People were crowded around a place that seemed to contain… nothing at all. We walked past them into a crush of more people and decided to try a back way to the start. Easy.



Image: M Vache




Stage 15: Round-up

Les Vaches en France were envying the peloton their easy start to the day. They only had to be rolling by 10.30 in Givors; we had to get to St Exupéry, pick up the Ooropcar, and find something to eat and drink on Bastille Day Sunday before making it to Montélier to watch them pass by. Still, we figured we’d easily get to our nominated roundabout. Probably with time to spare for coffee. After all, they’d hardly be hammering it from the word “go” with the Beast of Provence looming. Right?

In hindsight, I’d recommend not picking up a rental car on Bastille Day. Schlepping out to the airport to do so because it’s the only place open means you get to experience the frustrations of air travel with none of the excitement. The station at Lyon airport is gorgeous but it’s a fair trek from there to the navette service that takes you far away to the location voiture depot. Anyway, we picked up our Renault-Megane-or-similar (where similar means a strange little box called an Opel Meriva) and proceeded to drive in ever-decreasing circles around the airport for around an hour whilst the sat nav beeped at us and the Tour Tracker taunted us with news of a blindingly fast start to the stage.
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The longest stage, France’s national day and the iconic Mont Ventoux climb. Surely the riders would ease into it?

CLA_IMGImage: Tour de France


Stage 14: Round-up

Croix Rousse

Would the riders appreciate the view as they came into Lyon over the Croix Rousse? Once again, M Vache and I accidentally spent the morning previewing the course as we wandered around Lyon.

The gendarmes suddenly cleared out from the road and the cheering rolled closer. Who was in front? Desperate craning of necks and frantic photo taking and we really were none the wiser.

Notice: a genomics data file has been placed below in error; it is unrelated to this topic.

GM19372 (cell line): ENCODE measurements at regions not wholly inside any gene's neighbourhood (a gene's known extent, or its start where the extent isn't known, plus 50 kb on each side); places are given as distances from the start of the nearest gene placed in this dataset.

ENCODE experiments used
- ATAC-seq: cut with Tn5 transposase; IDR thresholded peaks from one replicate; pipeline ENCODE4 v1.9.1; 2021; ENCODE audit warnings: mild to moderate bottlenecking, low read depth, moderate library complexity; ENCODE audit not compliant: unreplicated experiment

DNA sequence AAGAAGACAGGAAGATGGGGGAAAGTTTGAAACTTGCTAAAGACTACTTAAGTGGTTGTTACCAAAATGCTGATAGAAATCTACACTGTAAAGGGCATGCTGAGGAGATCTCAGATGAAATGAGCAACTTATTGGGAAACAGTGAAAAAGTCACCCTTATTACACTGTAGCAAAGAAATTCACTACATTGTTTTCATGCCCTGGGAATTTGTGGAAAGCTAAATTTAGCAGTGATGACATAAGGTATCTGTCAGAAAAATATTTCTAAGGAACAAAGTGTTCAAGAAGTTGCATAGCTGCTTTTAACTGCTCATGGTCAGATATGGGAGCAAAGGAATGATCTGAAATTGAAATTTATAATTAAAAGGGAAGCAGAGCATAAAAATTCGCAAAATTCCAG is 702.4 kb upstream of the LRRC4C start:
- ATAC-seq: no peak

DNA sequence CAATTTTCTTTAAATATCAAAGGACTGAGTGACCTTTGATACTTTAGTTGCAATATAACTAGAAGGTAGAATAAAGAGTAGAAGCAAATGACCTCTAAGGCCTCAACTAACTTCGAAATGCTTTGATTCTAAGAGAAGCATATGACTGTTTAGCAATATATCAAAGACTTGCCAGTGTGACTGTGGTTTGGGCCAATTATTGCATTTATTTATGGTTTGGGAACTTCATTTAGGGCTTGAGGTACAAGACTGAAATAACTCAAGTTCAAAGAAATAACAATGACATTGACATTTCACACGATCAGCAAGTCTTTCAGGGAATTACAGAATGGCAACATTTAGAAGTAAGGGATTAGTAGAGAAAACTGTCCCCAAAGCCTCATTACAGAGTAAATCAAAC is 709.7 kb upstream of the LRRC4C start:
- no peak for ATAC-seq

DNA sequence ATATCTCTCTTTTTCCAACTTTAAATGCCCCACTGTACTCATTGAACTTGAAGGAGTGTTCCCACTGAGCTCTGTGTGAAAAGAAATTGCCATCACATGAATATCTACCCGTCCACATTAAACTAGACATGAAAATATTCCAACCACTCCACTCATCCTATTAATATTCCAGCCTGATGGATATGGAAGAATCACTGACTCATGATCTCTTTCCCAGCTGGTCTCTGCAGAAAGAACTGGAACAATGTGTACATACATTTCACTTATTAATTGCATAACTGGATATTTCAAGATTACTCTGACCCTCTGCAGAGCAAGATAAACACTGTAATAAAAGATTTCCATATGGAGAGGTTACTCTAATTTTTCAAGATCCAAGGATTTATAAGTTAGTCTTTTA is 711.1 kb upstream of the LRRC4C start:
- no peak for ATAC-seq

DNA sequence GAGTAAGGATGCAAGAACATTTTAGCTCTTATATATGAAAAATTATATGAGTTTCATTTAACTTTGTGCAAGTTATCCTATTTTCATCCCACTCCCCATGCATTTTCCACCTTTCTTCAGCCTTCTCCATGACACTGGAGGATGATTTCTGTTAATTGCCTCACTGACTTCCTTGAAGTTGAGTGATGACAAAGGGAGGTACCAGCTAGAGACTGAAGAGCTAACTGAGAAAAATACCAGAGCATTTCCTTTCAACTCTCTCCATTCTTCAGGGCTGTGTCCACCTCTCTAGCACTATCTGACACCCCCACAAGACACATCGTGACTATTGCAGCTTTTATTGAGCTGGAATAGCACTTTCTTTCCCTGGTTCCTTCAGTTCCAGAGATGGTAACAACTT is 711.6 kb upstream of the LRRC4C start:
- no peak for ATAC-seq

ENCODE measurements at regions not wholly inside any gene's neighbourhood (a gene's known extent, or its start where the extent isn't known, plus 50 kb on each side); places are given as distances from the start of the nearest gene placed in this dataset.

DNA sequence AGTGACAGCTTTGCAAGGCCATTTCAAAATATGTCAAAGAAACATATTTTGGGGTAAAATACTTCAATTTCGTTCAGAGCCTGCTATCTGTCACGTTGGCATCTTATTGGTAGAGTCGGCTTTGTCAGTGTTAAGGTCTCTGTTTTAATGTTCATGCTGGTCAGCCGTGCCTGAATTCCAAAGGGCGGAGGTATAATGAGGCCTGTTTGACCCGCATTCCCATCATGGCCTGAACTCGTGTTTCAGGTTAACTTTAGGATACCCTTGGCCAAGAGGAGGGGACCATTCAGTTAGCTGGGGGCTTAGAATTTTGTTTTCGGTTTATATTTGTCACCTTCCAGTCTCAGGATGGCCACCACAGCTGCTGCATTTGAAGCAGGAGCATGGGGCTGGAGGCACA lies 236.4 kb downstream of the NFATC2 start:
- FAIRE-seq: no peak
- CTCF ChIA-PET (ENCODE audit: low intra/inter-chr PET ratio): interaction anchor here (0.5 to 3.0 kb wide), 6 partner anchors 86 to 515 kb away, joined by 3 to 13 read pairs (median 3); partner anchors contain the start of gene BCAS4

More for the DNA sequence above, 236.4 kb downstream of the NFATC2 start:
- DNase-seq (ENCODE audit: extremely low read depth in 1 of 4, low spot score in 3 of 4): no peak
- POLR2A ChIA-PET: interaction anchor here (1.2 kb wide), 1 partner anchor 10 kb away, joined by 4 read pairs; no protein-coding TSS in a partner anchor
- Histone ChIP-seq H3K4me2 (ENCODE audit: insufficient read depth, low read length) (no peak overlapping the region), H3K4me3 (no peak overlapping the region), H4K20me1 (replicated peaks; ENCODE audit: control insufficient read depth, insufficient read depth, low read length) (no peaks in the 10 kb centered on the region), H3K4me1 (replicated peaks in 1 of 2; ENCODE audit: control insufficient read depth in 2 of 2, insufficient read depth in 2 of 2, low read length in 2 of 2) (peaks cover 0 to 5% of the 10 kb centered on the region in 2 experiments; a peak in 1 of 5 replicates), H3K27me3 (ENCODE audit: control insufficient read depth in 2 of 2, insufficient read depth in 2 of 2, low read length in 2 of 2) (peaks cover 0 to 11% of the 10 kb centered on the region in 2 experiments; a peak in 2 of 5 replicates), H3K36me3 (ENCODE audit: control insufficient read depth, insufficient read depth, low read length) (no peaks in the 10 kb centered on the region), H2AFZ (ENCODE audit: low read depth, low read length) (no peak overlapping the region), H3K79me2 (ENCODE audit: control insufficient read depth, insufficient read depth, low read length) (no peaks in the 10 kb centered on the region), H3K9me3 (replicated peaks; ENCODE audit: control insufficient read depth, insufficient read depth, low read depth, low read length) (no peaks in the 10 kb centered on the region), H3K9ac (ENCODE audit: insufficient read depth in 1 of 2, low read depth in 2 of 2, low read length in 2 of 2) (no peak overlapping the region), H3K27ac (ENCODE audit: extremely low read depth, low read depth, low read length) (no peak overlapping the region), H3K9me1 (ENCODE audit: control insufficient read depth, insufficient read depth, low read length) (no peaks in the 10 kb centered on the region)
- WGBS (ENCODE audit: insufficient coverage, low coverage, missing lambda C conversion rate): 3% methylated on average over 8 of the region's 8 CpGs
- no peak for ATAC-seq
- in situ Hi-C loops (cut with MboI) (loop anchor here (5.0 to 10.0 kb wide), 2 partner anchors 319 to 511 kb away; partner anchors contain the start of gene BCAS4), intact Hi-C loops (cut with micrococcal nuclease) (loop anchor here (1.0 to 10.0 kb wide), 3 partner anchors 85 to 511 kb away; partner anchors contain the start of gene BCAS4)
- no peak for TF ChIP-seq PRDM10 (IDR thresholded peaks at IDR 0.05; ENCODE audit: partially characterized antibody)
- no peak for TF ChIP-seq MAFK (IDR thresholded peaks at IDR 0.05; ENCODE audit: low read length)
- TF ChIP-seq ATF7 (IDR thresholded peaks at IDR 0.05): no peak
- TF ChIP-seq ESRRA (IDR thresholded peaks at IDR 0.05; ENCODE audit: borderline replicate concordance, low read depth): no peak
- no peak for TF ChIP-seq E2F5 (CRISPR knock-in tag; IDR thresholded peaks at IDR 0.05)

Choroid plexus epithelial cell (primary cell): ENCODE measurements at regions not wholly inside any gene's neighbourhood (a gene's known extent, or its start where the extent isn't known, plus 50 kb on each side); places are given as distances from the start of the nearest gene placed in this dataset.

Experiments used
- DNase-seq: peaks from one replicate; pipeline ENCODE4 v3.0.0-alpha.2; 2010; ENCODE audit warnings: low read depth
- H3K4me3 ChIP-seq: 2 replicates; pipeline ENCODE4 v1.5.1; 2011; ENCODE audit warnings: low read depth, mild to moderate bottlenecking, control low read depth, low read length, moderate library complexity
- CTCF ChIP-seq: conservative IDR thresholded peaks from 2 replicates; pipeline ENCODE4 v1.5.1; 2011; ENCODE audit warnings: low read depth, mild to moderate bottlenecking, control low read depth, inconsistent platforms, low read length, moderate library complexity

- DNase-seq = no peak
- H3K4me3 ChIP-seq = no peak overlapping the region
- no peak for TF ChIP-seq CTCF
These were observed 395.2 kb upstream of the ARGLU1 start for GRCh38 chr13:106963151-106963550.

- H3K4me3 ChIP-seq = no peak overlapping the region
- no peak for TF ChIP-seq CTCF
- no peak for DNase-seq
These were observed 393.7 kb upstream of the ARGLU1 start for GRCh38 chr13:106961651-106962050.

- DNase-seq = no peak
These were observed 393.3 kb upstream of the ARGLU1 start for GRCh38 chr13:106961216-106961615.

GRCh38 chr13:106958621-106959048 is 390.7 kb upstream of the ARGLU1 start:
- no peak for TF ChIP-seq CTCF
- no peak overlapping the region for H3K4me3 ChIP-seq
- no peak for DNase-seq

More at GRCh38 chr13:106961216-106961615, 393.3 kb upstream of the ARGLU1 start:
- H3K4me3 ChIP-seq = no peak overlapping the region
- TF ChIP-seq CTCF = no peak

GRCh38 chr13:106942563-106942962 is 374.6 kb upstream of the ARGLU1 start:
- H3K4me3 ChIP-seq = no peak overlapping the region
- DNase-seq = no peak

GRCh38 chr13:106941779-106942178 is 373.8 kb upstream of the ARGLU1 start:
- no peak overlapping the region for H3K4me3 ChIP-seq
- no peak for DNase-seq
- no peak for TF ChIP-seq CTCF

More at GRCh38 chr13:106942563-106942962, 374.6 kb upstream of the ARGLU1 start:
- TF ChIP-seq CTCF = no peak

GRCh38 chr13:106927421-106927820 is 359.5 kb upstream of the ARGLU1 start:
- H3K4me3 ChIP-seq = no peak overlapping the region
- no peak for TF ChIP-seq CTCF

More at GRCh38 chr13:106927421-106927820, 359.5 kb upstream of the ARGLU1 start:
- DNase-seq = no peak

There goes Rojas

There goes Rojas

Once the lead group raced past, there was a wait for the chasers, and then the main peloton rolled in. We had to rely on Twitter to find out who won and it was Trentin for the Omooga Farmers over Albasini for OGE. Talansky, who was threatening to build enough of a lead to take the white jersey, came in third but didn’t dislodge the Cow that Won’t Quit as best young rider.

Sky and the Saxos.

Sky and the Saxos.

Argonauts cruising in

Argonauts cruising in

Having a stretch

Having a stretch

David Millar and Jens

David Millar and Jens

Image: Meowclank


Game face on for Tomo

Game face on for Tomo

Next stop… somewhere along the way to Ventoux. Keep up the cow spotting, Team Vaches! I hope stage 15 has something for us.


Stage 12: Round-up

So, what did stage 12 have to offer?

These Vaches rode some of it on particularly crappy rental bikes and lived to tell the tale, so we can vouch for it being pretty tame over the last quarter, although we weren’t altogether happy with a headwind for the second day running. We started early – leaving Saint-Michel-sur-Loire at around 7.00 – and spotted a number of officials putting up barriers and route markers as we rode. The benefit of having rubbish language skills is that we chose to believe they were offering encouragement to us as we rode past.


I’m beginning to see the attraction of life on the road in a camper. For a start, you’re not up at sparrow’s trying to get to another town in order to return rental bikes you’d rather chuck in the Loire. Plus, you get to decorate.